“Just means you picked a side,” she said with a grin. “Now you're stuck with us.”
The bedroom door opened and her father looked in. “Oh, was wondering who was cackling in here.”
The girls all made replies that overlapped into something unintelligible.
“Dinner will be ready soon. Nick? You need a life line, buddy? I can hold the door while you make a break.”
I smiled as I went to work on Sadie's ears, encouraging the old ear bones to vibrate better than they had. “No, thank you.”
“Okay. If they take you apart, I tried!” he said with a grin.
“What ever,” Tess said with an eyeroll.
I circled back for a moment, wondering why Tess did invite me over – but maybe it was as simple as she'd said – according to her I'd picked a side. I was more interested in their moral discussion, so I looked to Donna since she seemed the most aggressive of the group.
“Donna, you think it would be okay for someone to hit on your partner? You wouldn't be offended?” I asked.
“I'd only be offended if he left me for her.”
I nodded slowly. “Interesting.”
“How's that?” she asked, an edge to her voice.
“Just that you're consistent,” I replied. “You think it's okay to insert yourself in someone else's relationship, but you think it's okay for someone to do the same to yours.”
“I think that's so disrespectful,” Cara said, pulling her knees up and wrapping her arms around her shins. “People in relationships should be off limits.”
“If you thought like I do, Brad would be yours already. Just saying,” Donna told her.
“I don't think he'd respect me for trying to break up his relationship. It should be his choice to end things, not mine,” Cara demurred.
“Well, looks like that decision was made,” Tess said with a wide grin. “Are you going to let him cool his jets, or are you going to scoop him up?”
I smiled as Sadie's ear muscles regained flexibility of a sort, amused at how Tess spoke about her brother. “Does Brad know you steer girls toward him?”
“Please!” Tess cried out, laughing. “Cara has it so bad!”
Cara smiled and blushed. “She's trying to play matchmaker. It's always a bad idea to tell her who you're interested in.”
Tess leaned forward from her perch on her bed. “Brad is a blockhead. He's not mean or anything, just a basic bro. Cara will whip him into shape, because all his girlfriends have just been people he never got to know – but she already knows what she's getting with him. She'll change him.”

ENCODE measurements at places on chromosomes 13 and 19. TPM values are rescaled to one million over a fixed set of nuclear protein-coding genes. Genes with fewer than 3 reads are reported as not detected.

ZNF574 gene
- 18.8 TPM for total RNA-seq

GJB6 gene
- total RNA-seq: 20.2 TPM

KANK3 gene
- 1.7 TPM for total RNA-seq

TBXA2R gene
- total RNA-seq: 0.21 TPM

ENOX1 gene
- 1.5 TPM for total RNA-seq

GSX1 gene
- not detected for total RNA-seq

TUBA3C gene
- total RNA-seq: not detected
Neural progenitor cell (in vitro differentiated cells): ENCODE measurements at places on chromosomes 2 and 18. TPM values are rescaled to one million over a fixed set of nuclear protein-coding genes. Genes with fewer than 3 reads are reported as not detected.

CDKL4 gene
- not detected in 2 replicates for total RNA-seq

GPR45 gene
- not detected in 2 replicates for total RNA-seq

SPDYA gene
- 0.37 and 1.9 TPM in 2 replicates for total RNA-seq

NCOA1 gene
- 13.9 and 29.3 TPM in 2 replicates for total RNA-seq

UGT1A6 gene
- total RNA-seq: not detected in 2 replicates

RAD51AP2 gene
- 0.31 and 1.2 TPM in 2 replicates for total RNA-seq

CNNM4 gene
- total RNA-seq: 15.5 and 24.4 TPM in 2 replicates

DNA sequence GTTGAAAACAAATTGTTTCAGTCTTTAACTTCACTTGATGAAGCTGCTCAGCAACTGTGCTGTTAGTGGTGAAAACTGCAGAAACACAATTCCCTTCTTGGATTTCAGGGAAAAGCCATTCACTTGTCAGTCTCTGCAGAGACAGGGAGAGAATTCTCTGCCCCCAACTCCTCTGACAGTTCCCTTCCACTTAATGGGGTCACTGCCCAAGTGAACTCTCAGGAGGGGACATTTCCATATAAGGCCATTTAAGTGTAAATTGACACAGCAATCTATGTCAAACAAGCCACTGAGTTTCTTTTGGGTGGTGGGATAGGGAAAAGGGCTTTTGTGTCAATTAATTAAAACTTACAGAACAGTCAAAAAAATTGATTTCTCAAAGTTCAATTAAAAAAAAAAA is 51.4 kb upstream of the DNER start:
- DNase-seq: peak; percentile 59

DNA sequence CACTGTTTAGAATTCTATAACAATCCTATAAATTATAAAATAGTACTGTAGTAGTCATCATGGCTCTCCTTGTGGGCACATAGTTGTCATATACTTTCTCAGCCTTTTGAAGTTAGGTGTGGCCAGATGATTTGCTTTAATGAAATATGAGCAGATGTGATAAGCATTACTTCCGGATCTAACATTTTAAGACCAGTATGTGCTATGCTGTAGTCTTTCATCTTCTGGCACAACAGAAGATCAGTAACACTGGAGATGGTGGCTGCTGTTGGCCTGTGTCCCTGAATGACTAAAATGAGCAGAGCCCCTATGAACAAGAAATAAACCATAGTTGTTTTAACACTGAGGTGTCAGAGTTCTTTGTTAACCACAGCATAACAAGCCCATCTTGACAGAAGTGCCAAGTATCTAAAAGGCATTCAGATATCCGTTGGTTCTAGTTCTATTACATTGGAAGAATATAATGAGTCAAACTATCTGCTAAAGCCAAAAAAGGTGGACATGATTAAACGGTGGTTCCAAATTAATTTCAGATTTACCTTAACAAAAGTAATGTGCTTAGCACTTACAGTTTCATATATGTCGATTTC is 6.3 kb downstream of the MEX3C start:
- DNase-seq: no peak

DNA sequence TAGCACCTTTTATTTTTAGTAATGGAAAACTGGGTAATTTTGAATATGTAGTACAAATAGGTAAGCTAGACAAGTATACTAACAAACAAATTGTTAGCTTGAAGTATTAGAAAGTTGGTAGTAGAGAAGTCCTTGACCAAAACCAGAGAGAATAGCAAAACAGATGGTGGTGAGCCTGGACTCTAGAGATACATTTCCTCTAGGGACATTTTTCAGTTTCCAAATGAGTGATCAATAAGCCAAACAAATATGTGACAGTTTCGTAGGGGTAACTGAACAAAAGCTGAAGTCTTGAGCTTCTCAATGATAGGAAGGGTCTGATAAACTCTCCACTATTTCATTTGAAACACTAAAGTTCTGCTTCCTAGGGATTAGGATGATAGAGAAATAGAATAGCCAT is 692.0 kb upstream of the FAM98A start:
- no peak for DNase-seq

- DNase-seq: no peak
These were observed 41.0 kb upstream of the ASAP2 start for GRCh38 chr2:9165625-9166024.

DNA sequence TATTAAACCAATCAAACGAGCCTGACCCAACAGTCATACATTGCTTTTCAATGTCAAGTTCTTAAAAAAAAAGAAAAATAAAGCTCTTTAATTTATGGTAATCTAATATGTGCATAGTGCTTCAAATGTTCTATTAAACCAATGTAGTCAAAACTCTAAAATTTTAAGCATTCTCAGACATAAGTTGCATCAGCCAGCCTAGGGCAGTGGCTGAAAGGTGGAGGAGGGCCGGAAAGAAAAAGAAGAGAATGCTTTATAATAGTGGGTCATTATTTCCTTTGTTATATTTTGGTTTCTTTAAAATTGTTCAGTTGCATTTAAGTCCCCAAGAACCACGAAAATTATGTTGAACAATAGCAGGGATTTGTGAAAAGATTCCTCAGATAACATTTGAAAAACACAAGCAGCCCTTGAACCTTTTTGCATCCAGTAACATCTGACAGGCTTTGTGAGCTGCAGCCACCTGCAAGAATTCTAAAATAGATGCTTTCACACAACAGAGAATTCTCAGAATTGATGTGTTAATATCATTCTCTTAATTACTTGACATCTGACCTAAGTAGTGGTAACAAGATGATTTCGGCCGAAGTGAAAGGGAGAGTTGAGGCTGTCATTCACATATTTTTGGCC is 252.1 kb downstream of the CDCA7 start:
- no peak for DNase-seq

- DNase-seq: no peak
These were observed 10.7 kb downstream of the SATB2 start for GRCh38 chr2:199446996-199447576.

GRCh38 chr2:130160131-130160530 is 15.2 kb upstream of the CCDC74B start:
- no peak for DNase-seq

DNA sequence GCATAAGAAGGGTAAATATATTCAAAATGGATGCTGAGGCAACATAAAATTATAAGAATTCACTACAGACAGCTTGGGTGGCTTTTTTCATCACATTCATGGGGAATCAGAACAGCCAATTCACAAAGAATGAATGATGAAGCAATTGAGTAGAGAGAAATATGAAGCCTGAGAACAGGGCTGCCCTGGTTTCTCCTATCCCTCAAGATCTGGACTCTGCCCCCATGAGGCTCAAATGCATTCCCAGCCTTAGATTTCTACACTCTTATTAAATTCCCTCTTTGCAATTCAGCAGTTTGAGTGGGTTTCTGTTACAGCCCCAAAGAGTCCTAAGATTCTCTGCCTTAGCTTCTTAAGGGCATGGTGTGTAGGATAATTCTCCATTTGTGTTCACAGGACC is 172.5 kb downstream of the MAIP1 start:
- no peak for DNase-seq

“You doubt me?” Tess challenged mockingly while Cara blushed harder and tried to downplay Tess's comments.
“I don't think people change very much,” I said. “They are always who they are. Maybe Brad just never connected with anyone very well, but if he does with Cara then he'll be who he would have been with whomever he connected with. In other words, he won't change – he'll just be himself for whoever that is.”
“I don't think that's true,” Donna said. “My uncle was an addict and he went to prison, but he got Jesus behind bars and now he's very anti-drugs.”
“And yet he's still an addict,” I said quietly. “He can want the drug or not intellectually, but his body will always react to it, and it will always be a temptation.”
She frowned, but didn't say anything for a moment. She hesitated and then said, “He said something like that. But his perspective changed.”
I shrugged. “I just think he traded one addiction for another.”
“You think religion is an addiction?” Tess asked, her mouth hanging down in amused shock.
“It's not something I just think,” I said quietly. “Studies you can easily find show that the pleasure centers of the brain all light up with religious experiences, love, sex and drug use. It's all about chemical reactions.”
I had an unfortunate history with chemical reactions and had done a lot of research after I'd screwed up. A lot.
Tess's dad called out that dinner was ready, and my little group made their way from the room, phones in hand and no doubt looking to prove me wrong. In the kitchen was a large woman – and I mean that in every sense. She was tall, wide and solid. She was clothed in a shapeless house dress with a faded flower print and fuzzy slippers on her feet.
“Hi!” she said in a large voice that wasn't friendly.
“Hello,” I said, trying to be polite.
“Who are you?” she demanded.
“He's Nick,” Tess said. “A friend from school. Nick, this is Grandma Bea.”
“Nice to meet you.”
“Yeah,” she said slowly. “I guess it is.”
That was an interesting response, I thought.
“There you are, Sadie,” Bea said, her tone becoming milder. “I wondered where you'd gotten off to.”
“Does she like to wander?” I asked.
Bea looked up at me. “Not so much. She's old. Arthritis.” She looked down at Sadie. “But she's still a good girl, isn't she?” Bea patted Sadie on the head and turned toward her plate, which Tess's father had just placed before her.
“Okay, all people who aren't pregnant can come eat dinner,” he said and laughed at his own joke.